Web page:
FILE - Transformation ombudsman Adv. Dumisa Ntsebeza. Photo: YouTube Screen grab
FILE - Transformation ombudsman Adv. Dumisa Ntsebeza. Photo: YouTube Screen grab

Provincial admin havoc curtailed development and transformation, SJN hears

By Stuart Hess Time of article published Oct 19, 2021

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Johannesburg – The administrative mayhem that overwhelmed Cricket SA in the last few years also helped mask similar havoc and bitter in-fighting in the provinces as the Social Justice and Nation Building hearings have heard in the last few days.

The Easterns Cricket Union has been under scrutiny on Monday and then Tuesday morning, with senior officials including suspended CEO Mpho Seopa and the union’s current president Thato Moagi revealing just how the differences between those in the board-room negatively impacted on development and transformation in the Ekurhuleni region.

Previous testimony provided to the transformation ombud Adv. Dumisa Ntsebeza had included pictures of dreadful facilities where youngsters were playing or training especially in townships in the region. Officials recognised that as unacceptable, but even in doing so, disputes about how money – including funds from the Lottery – that was supposed to be spent on the grounds or training facilities in previously disadvantaged areas, were either not spent, or erroneously spent.

The union has been the subject of two reports by retired high court Judge Bernard Ngoepe, something Ntsebeza cited as part of concerns he had about how his final report, which will be submitted to the Cricket SA Board of Directors, will be handled.

Easterns officials on both sides of the divide have requested further investigations into the chaos, there with Board member Adrian Langsberg teeling the SJN on Tuesday an Ombuds office should be set up within CSA to ensure that provinces are run properly.

Moagi, launched a stunning attack on Seopa at the end of his testimony, describing the former CEO as incompetent. “People of colour should not come here and say how they are being deemed or how they are being treated, where they are the ones doing the wrong stuff. We must keep each other honest. (Seopa) is an embarrassment to black administration and future CEOs,” said Moagi.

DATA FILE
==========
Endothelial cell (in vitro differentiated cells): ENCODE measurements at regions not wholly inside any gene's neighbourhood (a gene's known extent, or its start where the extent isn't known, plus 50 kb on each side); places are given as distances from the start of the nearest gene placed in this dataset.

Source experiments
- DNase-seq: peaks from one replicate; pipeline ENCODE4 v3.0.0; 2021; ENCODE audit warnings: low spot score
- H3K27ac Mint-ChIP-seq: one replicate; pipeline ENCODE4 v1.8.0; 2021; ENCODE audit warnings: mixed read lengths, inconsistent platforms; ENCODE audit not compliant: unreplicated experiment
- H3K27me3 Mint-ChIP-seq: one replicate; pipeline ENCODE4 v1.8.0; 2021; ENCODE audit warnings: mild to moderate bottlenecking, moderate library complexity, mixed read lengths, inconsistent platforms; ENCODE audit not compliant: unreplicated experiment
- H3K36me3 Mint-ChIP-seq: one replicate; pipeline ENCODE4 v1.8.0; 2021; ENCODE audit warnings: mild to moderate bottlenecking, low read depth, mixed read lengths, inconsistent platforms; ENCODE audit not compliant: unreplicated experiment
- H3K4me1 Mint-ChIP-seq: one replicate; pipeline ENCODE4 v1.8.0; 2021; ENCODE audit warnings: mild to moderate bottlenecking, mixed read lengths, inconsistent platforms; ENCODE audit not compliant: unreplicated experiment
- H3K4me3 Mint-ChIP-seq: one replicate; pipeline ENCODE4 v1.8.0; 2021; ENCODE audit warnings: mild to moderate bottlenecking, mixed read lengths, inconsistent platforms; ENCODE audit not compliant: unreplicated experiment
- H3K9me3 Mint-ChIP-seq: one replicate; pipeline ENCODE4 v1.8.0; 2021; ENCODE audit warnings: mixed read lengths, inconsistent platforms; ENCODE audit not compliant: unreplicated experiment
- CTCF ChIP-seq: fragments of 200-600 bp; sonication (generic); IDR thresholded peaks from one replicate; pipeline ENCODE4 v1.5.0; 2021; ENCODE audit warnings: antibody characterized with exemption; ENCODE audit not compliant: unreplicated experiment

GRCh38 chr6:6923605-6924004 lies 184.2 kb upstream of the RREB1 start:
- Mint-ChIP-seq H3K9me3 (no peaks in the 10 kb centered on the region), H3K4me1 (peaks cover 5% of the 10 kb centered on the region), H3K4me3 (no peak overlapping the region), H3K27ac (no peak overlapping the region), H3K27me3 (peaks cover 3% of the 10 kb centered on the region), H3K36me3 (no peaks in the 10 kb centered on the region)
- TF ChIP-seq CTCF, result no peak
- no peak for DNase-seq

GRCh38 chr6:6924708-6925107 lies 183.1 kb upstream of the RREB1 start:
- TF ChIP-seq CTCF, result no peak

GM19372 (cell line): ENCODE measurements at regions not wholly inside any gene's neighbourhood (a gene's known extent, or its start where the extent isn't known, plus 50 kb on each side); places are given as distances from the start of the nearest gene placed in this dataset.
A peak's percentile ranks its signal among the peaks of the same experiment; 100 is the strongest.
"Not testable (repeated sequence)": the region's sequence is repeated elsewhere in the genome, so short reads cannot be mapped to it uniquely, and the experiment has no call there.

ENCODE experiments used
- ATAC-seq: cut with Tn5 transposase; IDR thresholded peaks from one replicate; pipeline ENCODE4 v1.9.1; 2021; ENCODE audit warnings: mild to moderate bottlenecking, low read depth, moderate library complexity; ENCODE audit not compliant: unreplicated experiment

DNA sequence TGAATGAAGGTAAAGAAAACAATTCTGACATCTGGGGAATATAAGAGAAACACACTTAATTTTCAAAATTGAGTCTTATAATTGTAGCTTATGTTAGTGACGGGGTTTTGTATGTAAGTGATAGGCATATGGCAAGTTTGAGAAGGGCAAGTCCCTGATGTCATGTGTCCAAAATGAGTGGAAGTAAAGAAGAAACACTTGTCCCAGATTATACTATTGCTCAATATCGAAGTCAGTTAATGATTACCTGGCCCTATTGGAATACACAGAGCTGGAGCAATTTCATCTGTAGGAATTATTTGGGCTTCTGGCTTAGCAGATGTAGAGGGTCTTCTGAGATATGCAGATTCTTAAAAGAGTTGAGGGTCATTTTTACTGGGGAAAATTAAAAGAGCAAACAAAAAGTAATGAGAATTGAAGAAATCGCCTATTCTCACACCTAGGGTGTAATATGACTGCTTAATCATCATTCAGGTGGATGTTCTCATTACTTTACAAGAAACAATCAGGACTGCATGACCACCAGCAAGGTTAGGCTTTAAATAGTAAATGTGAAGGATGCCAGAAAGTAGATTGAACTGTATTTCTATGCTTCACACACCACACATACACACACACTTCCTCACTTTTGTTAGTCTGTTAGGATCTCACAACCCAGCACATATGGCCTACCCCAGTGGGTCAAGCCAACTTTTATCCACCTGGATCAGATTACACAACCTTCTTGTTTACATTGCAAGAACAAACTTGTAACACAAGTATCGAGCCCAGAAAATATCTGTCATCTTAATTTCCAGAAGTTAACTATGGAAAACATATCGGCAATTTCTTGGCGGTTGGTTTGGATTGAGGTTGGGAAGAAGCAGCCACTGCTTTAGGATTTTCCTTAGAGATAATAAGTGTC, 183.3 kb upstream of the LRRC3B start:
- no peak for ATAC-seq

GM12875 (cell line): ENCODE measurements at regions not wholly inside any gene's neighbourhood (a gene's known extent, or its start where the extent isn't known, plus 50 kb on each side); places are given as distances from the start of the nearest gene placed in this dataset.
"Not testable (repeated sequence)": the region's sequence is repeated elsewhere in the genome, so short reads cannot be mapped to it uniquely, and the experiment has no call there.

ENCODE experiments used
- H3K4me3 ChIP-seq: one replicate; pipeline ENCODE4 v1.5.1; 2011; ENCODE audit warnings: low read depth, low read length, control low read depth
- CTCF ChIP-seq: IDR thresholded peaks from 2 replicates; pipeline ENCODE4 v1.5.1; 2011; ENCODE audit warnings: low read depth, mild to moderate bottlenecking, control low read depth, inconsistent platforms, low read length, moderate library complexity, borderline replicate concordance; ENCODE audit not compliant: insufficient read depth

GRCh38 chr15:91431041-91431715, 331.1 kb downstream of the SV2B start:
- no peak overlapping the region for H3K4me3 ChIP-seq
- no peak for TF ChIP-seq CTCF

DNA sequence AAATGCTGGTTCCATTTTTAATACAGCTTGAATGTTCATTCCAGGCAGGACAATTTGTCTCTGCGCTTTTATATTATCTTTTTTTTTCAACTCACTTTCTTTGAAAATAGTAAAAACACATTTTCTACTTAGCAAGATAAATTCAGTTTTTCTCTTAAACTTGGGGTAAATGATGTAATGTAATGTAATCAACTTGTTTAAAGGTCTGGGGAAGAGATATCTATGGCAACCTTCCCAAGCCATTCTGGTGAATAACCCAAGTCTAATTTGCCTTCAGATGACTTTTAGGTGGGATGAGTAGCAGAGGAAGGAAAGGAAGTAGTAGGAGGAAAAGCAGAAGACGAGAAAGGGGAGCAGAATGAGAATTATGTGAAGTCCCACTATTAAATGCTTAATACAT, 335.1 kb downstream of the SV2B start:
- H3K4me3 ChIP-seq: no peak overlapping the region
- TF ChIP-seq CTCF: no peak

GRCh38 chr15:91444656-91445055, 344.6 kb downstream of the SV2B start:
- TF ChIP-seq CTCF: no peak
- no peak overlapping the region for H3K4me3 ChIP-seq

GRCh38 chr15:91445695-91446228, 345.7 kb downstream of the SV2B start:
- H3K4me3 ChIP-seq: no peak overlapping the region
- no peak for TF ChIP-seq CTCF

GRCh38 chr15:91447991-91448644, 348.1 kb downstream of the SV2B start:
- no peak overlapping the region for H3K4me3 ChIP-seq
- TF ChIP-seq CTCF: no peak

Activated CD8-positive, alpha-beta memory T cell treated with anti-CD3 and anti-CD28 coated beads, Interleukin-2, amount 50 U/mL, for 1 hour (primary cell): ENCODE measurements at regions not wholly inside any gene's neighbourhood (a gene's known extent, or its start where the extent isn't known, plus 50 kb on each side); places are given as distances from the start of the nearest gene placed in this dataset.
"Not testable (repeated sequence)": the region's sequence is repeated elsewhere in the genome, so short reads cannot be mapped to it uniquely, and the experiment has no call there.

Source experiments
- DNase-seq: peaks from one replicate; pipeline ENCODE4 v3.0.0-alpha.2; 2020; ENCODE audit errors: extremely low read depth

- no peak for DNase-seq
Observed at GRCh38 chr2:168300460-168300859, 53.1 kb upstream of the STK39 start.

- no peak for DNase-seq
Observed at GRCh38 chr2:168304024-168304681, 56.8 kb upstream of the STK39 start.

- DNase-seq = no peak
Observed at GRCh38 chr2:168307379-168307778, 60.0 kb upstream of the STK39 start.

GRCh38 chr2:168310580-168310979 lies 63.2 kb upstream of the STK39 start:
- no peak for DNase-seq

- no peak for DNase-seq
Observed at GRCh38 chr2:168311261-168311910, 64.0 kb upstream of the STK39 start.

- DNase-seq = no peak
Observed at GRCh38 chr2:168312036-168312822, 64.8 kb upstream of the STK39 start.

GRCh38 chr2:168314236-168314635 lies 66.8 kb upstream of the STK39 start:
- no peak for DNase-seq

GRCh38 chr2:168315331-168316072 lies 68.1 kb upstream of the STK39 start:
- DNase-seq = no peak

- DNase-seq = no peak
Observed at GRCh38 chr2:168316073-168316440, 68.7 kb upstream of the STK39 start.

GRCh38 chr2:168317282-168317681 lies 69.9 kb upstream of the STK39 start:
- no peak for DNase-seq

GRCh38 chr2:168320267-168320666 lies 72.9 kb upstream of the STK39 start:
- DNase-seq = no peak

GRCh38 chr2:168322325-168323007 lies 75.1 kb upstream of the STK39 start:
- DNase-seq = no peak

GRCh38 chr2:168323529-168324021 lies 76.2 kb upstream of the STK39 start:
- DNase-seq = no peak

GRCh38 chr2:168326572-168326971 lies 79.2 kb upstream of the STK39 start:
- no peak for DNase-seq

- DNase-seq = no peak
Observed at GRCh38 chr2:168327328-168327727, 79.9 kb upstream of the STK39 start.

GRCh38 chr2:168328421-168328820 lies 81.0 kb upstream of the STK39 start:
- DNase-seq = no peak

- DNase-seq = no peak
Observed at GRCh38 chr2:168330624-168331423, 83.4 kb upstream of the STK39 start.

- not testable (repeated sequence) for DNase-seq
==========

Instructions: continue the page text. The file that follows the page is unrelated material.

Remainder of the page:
Moagi explained that he was happy to take questions, but Ntsebeza chose not to ask any.

Instead, for the second time on Tuesday and the third time since the hearings resumed the previous day, Ntsebeza expressed concern about whether Cricket SA would implement his recommendations.

Describing it as a “trend,” Ntsebeza explained that inquiries conducted by High court judges including Ngoepe, Chris Nicholson and Pius Langa – who investigated in-fighting at Gauteng’s administration more than a decade ago – had either been ignored or only half-heartedly implemented by various administrators.

“I’ve been asked several times, ‘what do you think you are going to bring which is going to be new and different or which will achieve the results that were suggested by others long before you arrived on the scene – Ngoepe, Langa, Nicholson, very reputable legal minds,” Ntsebeza asked?

“It worries me that in a year’s time we will be looking at SJN and say, ‘was it worth it?’ How can unions assist in the implementation processes of whatever recommendations are accepted. I am quite desirous that something concrete must come out of this process. I will emphasise that with the Board (of CSA). When we write our final report, that should be one of the themes that we should address. It is something that comes from us; there was a Langa, a Ngoepe and Nicholson and all of them were addressing more or less the same issue.”

“We can’t do the same thing over and over again and still hope to get a different result. It just doesn’t make sense,” said Ntsebeza.

The hearings continue on Wednesday.

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